Vodafone Australia is extending mobile coverage to the Molong area in New South Wales by using the NBN’s backhaul service. Molong is one area that has been earmarked by the Federal Government in its black spot programme and Vodafone has stepped up to fill the gap, not by developing an independent infrastructure of its own, but by using a Cell Site Access Service CSAS provided as a new product by NBN, the National Broadband Network company.
Vodafone will make use of a combination of fibre and tower capacity for its Molong mobile service. An additional set of antennas has been installed on NBN’s Molong based fixed-wireless tower. This means that the CSAS product can interconnect with the main Point of Interconnection (POI) controlled by the NBN which is in Dubbo.
Vodafone has been keen supporter of the NBN’s trial mobile backhaul capacity
The NBN has been trialling its backhaul service since 2014 and Vodafone, which has the least extensive coverage of the three major telcos (it is mainly concentrated in the metropolitan areas of the country), has been one of the staunchest advocates of the NBN product. In fact, Vodafone was involved in testing the trial NBN backhaul service back in 2014.
Vodafone has already made a deal with TPG to run ‘dark fibre’ to 3,000 of its mobile cell sites, but this only accounts for around two thirds of its needs, hence its interest in the NBN backhaul capacity.
What is backhaul all about?
The best analogy to help explain what backhaul is all about is to compare it to a national highway system with the feeder roads that connect it. If the NBN network is the main highway, the backhaul service is the network of feeder roads that deviate from it towards other directions. The analogy only goes so far, because highways in Australia are primarily the responsibility of the government for funding and maintenance. Admittedly, some roads are federally funded and managed and others are state funded and managed, but basically they are all government concerns.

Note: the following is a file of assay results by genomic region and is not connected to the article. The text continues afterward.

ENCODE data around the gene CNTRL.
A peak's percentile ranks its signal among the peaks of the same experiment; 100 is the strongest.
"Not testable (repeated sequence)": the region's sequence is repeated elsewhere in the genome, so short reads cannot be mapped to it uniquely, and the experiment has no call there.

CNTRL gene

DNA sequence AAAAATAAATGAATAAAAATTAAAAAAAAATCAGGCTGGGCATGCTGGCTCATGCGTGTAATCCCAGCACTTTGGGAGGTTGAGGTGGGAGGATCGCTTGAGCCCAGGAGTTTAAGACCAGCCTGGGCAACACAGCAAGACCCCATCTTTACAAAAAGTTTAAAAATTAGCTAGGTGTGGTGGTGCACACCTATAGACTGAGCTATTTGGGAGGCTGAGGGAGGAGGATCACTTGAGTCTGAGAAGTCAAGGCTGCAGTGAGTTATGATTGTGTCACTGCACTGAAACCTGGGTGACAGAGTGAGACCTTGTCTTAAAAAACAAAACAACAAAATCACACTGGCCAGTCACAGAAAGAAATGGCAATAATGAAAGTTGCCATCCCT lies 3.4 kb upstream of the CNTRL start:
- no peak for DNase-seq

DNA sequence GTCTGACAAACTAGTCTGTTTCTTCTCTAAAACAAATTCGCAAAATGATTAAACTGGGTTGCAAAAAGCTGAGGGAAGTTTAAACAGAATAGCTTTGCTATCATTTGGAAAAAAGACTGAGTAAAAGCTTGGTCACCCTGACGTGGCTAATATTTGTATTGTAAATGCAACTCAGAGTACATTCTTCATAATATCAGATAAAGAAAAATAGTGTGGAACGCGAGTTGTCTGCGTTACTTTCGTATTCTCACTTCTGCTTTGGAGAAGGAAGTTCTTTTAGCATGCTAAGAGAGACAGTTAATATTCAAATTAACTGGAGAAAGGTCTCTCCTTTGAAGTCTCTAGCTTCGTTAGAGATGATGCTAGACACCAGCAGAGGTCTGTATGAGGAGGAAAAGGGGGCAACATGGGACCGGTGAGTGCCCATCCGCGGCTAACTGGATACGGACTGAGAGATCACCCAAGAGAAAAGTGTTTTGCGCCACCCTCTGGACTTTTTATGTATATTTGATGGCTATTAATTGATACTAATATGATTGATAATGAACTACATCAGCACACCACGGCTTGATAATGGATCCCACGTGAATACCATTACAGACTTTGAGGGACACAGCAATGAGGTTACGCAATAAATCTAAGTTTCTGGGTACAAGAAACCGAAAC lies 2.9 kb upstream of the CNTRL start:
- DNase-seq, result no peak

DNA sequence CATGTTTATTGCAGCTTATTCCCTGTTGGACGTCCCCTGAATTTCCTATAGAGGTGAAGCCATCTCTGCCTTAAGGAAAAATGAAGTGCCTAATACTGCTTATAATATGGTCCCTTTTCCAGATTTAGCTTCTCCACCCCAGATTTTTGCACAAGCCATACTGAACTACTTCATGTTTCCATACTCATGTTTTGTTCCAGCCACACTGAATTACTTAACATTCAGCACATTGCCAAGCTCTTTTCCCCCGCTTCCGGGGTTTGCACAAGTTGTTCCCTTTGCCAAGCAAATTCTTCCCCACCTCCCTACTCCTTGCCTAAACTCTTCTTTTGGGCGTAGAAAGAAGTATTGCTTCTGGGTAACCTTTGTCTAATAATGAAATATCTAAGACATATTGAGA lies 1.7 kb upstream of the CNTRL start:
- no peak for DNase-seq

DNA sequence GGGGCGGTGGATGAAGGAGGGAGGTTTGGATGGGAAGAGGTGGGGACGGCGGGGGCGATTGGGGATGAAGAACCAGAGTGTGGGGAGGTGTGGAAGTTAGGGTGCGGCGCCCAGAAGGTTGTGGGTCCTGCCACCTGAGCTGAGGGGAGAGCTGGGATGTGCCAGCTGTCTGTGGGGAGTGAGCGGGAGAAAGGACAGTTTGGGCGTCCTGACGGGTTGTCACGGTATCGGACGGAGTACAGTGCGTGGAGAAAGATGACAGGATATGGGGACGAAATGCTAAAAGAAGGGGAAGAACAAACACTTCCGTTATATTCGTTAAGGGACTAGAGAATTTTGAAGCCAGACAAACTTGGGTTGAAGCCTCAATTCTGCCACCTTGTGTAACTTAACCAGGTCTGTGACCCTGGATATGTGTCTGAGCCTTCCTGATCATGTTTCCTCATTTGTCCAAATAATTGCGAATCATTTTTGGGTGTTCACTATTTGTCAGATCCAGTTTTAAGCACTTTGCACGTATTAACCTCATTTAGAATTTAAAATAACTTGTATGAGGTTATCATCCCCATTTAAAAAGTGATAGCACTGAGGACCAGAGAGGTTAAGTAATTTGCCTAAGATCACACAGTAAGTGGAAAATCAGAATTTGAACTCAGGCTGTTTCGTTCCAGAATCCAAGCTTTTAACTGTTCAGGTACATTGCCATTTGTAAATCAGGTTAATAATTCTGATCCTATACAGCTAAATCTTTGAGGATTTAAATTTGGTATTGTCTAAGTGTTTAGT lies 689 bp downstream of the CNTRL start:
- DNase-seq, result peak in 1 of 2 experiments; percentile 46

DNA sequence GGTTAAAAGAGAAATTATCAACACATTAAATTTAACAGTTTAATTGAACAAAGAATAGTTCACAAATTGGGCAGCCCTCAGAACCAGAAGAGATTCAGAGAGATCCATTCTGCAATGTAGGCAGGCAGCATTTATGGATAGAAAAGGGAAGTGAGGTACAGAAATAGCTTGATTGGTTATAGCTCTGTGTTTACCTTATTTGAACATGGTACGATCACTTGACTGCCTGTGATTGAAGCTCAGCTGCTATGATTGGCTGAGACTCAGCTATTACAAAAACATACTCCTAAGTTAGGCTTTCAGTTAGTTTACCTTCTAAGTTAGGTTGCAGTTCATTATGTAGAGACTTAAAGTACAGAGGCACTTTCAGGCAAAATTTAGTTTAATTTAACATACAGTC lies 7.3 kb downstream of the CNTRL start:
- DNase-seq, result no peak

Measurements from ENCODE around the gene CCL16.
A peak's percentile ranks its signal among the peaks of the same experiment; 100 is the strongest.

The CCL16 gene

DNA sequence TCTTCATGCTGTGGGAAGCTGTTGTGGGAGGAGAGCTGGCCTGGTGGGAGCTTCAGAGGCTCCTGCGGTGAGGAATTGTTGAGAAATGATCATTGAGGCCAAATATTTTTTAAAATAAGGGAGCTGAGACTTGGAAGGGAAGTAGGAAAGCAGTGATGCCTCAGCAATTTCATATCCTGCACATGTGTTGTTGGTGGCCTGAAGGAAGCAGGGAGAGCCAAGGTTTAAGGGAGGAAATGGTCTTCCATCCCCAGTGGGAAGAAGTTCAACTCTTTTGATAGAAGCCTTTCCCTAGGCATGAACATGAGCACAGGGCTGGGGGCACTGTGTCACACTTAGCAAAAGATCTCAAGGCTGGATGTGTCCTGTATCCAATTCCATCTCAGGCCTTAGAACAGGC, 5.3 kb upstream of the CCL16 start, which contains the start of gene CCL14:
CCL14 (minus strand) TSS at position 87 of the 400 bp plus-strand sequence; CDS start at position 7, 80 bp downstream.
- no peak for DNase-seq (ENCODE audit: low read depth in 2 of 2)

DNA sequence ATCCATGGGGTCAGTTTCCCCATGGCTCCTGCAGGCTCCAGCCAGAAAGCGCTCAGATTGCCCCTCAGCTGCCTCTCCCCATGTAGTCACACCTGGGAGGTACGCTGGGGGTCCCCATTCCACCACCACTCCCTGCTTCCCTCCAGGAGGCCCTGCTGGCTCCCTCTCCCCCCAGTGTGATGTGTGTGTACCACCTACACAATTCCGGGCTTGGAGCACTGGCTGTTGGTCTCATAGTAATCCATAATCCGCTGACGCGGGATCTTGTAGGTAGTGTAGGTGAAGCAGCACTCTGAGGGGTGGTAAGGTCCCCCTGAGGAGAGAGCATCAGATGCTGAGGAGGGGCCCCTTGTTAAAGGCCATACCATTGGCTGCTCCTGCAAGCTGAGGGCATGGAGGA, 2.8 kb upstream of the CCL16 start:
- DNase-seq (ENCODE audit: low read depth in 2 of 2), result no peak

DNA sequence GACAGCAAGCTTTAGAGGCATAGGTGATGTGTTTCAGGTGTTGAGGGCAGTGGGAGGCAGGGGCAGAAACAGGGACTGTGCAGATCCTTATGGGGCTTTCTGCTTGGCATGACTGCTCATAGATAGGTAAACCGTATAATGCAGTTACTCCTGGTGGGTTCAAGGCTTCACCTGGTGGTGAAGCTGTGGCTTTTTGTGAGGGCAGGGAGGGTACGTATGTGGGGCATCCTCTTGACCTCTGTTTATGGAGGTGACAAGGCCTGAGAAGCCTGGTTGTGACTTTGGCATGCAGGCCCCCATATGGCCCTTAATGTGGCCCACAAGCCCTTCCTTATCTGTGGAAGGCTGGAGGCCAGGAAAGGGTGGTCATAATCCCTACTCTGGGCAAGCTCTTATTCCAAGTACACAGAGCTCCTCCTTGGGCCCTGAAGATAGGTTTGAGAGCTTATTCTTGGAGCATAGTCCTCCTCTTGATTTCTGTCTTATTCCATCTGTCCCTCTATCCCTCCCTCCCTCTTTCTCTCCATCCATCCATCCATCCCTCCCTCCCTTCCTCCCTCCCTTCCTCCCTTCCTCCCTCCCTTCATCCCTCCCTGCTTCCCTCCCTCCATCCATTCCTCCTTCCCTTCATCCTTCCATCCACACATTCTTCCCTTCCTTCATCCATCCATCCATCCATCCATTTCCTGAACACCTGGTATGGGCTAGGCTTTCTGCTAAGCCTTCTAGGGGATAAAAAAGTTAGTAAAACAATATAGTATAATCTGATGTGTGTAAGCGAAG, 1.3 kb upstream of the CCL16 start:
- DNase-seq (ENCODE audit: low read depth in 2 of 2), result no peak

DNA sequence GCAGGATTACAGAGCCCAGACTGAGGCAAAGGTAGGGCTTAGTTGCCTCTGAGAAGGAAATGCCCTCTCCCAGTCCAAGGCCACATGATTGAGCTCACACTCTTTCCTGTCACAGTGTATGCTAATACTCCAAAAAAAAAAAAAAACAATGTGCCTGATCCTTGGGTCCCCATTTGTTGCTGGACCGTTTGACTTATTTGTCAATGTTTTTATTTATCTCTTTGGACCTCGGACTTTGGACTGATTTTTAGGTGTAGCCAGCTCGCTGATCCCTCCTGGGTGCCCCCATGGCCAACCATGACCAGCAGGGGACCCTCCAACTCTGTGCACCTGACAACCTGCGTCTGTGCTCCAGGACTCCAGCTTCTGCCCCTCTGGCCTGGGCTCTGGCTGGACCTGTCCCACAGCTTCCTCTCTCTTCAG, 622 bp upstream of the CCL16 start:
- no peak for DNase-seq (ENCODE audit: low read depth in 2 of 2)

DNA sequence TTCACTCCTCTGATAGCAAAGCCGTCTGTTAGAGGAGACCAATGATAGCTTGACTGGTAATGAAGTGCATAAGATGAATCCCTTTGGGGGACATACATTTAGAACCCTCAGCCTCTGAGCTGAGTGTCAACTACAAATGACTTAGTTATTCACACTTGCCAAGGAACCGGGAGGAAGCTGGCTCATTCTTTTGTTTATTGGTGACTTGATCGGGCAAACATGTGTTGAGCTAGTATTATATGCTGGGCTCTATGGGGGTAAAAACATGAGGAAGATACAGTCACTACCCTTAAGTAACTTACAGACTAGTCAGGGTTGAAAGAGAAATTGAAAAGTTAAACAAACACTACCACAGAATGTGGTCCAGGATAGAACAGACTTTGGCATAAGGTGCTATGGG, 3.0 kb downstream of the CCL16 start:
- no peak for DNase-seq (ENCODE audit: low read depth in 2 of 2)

The NBN backhaul system is all private, although funding to develop the main NBN expansion may come from the government. The NBN intends to lease backhaul capacity to private mobile operators that wish to connect to it. In turn, these operators may lease out capacity to other providers. Vodafone, in Molong, is one of the main feeder ‘roads’ to be built off the NBN ‘freeway’.
The term backhaul is not restricted to connection to mobile operators. Far from it. Although that is something which is likely to expand rapidly over the next few years. The main backhaul network is designed to provide broadband connection.
NBN not primarily about providing a service for mobile operators
The NBN network is not primarily there to make it possible for mobile operators like Vodafone to tie in to their infrastructure via a backhaul service. Most of what they offer is broadband. The broadband service is provided from the NBN’s 121 Points of Interconnection, which are dotted around the country. From these 121 POIs, a backhaul network of fibres radiate out to smaller distribution points. Depending on size of final destination, these are either Fibre Distribution Hubs (FTTP), Cabinets (FTTN) Nodes (HFC) or Fixed-Wireless towers. A typical FTTN cabinet may serve 200 or so end users.
Theoretically, the NBN monitors the use of data so that there is not too much congestion. If there appears to be a shortage of bandwidth, then the NBN steps in to upgrade the connection.
The NBN, one of the major developers of broadband in Australia has been trialling providing a backhaul product specifically aimed at mobile operators. Vodafone has been enthusiastic about this and has already signed up for backhaul capacity in Molong NSW, an area of mobile coverage deprivation as indicated by its inclusion in the black spot programme.